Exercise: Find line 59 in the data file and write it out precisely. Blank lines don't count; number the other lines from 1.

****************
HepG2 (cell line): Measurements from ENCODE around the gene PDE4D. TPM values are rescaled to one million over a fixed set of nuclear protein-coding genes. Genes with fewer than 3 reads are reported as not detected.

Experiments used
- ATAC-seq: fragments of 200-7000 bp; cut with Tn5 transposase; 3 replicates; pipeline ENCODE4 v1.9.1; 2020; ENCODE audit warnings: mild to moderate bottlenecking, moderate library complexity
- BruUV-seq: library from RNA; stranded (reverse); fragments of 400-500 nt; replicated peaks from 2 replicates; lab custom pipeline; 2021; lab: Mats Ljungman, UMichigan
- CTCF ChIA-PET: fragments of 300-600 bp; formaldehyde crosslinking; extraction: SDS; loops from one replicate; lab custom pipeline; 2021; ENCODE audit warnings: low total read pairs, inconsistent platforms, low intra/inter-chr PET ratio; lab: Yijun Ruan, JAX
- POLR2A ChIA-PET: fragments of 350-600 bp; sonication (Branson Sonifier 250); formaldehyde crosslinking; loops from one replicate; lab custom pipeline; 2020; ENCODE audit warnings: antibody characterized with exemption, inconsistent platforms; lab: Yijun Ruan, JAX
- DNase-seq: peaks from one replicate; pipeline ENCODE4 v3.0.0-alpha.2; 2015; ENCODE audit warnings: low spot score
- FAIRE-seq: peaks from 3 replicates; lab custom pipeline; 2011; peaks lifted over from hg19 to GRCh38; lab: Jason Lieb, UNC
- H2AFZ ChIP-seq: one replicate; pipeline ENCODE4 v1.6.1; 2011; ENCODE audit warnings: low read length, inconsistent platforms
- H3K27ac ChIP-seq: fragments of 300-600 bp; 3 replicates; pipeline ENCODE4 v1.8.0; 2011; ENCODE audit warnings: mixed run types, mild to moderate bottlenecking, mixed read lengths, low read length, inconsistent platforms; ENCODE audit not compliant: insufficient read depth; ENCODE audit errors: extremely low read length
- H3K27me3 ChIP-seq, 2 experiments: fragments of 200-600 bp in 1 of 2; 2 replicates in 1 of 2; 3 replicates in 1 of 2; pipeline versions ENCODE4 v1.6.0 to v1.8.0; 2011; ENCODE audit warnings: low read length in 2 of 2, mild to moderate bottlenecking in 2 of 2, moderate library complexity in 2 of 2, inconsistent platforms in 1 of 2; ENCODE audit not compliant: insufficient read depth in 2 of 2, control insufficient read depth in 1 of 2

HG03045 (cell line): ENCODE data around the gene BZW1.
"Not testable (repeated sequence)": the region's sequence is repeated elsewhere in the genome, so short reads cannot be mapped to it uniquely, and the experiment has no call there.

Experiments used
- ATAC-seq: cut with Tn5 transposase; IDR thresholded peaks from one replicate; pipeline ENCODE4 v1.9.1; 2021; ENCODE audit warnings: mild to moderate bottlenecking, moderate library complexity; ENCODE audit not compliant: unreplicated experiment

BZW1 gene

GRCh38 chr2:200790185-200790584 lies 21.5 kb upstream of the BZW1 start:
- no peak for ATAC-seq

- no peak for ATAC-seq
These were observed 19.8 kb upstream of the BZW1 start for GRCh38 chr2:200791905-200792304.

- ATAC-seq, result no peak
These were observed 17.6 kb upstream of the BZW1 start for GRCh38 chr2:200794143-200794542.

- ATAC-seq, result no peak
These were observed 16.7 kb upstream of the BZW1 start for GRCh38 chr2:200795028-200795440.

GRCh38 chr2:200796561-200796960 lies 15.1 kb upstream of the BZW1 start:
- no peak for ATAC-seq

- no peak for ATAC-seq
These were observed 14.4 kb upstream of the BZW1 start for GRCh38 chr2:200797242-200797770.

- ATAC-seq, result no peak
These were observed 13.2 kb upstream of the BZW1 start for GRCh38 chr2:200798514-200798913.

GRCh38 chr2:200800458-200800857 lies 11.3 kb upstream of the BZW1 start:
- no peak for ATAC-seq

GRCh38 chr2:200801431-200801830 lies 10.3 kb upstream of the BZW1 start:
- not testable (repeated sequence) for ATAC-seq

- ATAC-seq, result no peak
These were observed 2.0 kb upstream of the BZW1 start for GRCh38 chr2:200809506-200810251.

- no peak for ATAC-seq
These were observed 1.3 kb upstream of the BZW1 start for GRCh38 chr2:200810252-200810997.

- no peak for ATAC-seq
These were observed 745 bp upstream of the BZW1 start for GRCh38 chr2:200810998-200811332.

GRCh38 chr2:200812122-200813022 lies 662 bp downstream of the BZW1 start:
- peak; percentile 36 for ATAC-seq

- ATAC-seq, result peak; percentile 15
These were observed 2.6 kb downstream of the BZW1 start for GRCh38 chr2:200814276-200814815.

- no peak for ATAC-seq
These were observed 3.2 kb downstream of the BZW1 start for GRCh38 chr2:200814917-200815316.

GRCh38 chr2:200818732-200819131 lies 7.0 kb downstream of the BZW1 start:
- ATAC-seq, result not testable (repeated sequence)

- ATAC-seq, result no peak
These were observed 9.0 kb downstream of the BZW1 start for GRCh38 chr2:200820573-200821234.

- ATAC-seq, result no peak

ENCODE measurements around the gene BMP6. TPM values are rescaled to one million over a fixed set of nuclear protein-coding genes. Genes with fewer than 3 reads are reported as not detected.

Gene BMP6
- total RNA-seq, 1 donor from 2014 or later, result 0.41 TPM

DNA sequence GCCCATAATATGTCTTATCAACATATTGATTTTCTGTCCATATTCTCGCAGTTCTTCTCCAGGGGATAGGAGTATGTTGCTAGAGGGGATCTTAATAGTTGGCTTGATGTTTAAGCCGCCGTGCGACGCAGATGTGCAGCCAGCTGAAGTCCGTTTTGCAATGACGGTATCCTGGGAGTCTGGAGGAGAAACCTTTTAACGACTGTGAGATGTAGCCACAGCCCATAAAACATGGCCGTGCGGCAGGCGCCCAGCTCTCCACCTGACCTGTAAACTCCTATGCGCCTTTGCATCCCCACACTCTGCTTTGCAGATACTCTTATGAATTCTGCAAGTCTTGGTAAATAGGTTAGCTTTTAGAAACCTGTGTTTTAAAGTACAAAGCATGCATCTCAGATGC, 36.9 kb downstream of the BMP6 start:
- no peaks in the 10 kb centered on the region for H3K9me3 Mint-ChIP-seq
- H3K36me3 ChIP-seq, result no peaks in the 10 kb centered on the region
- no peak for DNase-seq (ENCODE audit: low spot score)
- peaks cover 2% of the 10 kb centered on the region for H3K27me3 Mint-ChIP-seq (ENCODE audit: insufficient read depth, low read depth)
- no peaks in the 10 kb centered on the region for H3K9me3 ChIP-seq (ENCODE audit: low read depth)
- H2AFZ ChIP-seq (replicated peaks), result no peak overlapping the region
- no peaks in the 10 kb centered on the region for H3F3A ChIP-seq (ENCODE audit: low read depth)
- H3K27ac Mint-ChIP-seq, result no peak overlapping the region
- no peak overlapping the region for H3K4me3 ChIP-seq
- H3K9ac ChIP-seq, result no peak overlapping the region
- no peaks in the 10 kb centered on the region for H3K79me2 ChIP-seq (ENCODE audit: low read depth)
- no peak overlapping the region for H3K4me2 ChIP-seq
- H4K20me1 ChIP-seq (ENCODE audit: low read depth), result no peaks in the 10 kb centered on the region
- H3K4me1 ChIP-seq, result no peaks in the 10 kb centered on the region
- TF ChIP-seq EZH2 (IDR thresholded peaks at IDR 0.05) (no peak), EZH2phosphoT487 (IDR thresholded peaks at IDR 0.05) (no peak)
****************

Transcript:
- peaks cover 2% of the 10 kb centered on the region for H3K27me3 Mint-ChIP-seq (ENCODE audit: insufficient read depth, low read depth)